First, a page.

When it comes to employees choosing and wearing a shoe, it all comes down to comfort. It doesn’t matter if the shoe is decked out with every safety feature that the employee needs—they just won’t wear it if it is not comfortable. A large complaint from workers when it comes to their shoes is that they tend to run on the heavier side. This additional weight can cause the wearer short-term discomfort and long-term health issues. To remedy this problem, shoe manufactures have created safety footwear that includes heavy-duty safety features but without the unnecessary weight. Another recommendation to improve comfort when it comes to safety footwear is to make sure that the wearer is choosing the right size shoe. A properly fitted safety shoe or work boot should leave enough room for the toes but not enough room that you feel like your foot is sliding around in the shoe. A correctly fitting pair of shoes should also fit comfortably around the heel without any irritating rubbing and the sides of the shoe should not put pressure on your feet at any time.

Not Enough Reimbursement or Stipend Money

The perfect shoe for each of your employees is out there, but they do need to purchase it first. Organizations and companies all have different methods of purchasing safety footwear. Sometimes it is reimbursement for safety shoes already bought, other times employees are given a stipend to purchase the shoes with. Employers and safety directors need to be thoughtful when it comes to financing the right shoe for the hazards on your work site. If the hazards to workers’ feet are abundant, then you need to be sure employees are given enough money to cover the added expenses of premium features that will help to reduce the risk of injury. The benefit of allowing employees to spend more when it comes to safety footwear is the likelihood that the shoe will last much longer and will offer the worker greater comfort and protection. Stay aware of the state of your workers’ shoes. Perhaps they do need to purchase safety shoes more frequently than previously thought. Depending on the type of work, safety shoes may degrade over time. Even if the worker is taking care of their work shoes or boots, there are still chemicals or materials that can wear down the shoe over time.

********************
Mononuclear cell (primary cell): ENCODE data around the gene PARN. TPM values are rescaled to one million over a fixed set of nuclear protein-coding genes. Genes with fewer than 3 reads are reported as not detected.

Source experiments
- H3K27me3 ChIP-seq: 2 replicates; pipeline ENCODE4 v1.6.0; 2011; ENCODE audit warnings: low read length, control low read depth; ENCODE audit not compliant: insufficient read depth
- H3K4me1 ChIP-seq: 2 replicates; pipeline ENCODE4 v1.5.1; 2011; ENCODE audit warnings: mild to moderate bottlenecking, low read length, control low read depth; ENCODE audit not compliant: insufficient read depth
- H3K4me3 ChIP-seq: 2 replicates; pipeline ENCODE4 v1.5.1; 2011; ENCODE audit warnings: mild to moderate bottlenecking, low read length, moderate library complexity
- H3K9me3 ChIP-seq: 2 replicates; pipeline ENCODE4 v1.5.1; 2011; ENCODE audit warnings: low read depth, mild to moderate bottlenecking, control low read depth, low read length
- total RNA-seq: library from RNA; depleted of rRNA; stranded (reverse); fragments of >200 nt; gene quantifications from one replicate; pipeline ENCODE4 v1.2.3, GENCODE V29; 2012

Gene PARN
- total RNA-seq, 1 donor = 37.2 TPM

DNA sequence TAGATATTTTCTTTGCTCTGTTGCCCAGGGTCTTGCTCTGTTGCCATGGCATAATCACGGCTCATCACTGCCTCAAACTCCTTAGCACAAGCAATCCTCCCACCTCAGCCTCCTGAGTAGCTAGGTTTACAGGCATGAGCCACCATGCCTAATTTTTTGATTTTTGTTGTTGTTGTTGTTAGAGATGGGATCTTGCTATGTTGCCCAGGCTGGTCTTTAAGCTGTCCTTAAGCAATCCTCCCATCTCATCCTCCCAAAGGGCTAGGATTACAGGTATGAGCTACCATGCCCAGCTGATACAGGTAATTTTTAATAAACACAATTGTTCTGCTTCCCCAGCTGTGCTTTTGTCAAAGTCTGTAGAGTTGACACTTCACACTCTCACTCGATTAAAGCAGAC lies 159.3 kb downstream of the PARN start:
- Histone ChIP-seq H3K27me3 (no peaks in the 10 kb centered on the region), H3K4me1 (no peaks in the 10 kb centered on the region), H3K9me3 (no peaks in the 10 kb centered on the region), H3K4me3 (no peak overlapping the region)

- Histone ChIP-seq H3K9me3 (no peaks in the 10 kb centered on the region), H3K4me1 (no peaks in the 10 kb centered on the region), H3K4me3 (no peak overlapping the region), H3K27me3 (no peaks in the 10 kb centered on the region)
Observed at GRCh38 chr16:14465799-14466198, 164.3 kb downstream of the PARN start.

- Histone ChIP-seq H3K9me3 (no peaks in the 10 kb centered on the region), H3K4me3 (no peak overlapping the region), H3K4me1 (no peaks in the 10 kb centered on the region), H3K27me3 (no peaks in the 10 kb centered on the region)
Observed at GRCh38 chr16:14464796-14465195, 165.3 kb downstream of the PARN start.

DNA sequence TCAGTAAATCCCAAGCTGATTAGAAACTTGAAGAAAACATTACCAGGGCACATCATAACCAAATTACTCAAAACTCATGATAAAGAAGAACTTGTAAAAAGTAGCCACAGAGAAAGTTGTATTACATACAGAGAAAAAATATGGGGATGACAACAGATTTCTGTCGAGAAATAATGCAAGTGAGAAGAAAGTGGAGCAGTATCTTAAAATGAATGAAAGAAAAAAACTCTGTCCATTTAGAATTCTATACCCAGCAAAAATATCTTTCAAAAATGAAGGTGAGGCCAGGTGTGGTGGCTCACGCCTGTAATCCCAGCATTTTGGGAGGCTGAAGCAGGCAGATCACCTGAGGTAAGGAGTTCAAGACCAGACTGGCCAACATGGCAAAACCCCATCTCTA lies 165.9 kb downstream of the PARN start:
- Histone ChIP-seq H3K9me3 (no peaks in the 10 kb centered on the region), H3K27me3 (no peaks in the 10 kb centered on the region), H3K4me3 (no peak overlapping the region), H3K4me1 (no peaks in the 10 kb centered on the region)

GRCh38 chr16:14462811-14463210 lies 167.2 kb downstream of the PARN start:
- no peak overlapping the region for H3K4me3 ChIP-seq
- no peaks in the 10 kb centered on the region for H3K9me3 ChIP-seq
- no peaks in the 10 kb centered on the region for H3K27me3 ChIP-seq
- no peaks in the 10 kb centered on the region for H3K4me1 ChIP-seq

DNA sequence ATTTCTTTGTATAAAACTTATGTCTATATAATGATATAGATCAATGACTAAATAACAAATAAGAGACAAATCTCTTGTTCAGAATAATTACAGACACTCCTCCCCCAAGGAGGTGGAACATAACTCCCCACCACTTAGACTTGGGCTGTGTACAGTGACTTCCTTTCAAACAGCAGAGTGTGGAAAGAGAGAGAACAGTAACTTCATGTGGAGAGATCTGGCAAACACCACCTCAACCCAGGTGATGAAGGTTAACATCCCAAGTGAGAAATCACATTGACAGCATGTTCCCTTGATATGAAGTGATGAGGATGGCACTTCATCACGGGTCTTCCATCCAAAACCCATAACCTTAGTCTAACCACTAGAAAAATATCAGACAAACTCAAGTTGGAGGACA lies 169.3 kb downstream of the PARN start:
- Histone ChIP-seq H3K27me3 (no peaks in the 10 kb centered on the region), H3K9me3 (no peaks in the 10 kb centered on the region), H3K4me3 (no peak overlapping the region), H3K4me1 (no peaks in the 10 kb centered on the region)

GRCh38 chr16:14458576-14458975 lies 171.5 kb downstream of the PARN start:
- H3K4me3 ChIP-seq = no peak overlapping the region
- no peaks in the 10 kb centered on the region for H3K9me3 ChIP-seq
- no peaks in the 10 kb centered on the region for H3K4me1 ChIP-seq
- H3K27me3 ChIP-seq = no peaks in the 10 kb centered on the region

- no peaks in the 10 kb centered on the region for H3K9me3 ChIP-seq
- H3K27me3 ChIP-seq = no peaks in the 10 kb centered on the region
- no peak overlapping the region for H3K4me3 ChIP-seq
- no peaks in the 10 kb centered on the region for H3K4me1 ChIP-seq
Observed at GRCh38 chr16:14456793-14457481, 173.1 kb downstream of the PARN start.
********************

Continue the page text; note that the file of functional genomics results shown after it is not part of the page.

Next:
It All Boils Down to Safety Culture

Employees must be motivated to want to find the right shoe for them. They must feel like they understand the hazards present in their workplace, what features will help to protect their feet and how to find the correct size that offers comfort and durability. Make sure that employees feel like they are part of the process. If the feedback, suggestions and opinions of the workers who will be wearing the safety shoes is taken into consideration, the likelihood of buy-in will be much higher. Even after the safety shoe program has been put into place, allow employees to feel like they are able to provide information to and update their directors about the state of their work shoe over time. This will help to understand how often shoes should be bought and when to begin looking at potential changes in your program. In the end, it boils down to ensuring workers put their safety first on the worksite. When employees feel heard and understood when it comes to their comfort and needs, compliance issues will be a thing of the past.

This article originally appeared in the April 1, 2021 issue of Occupational Health & Safety.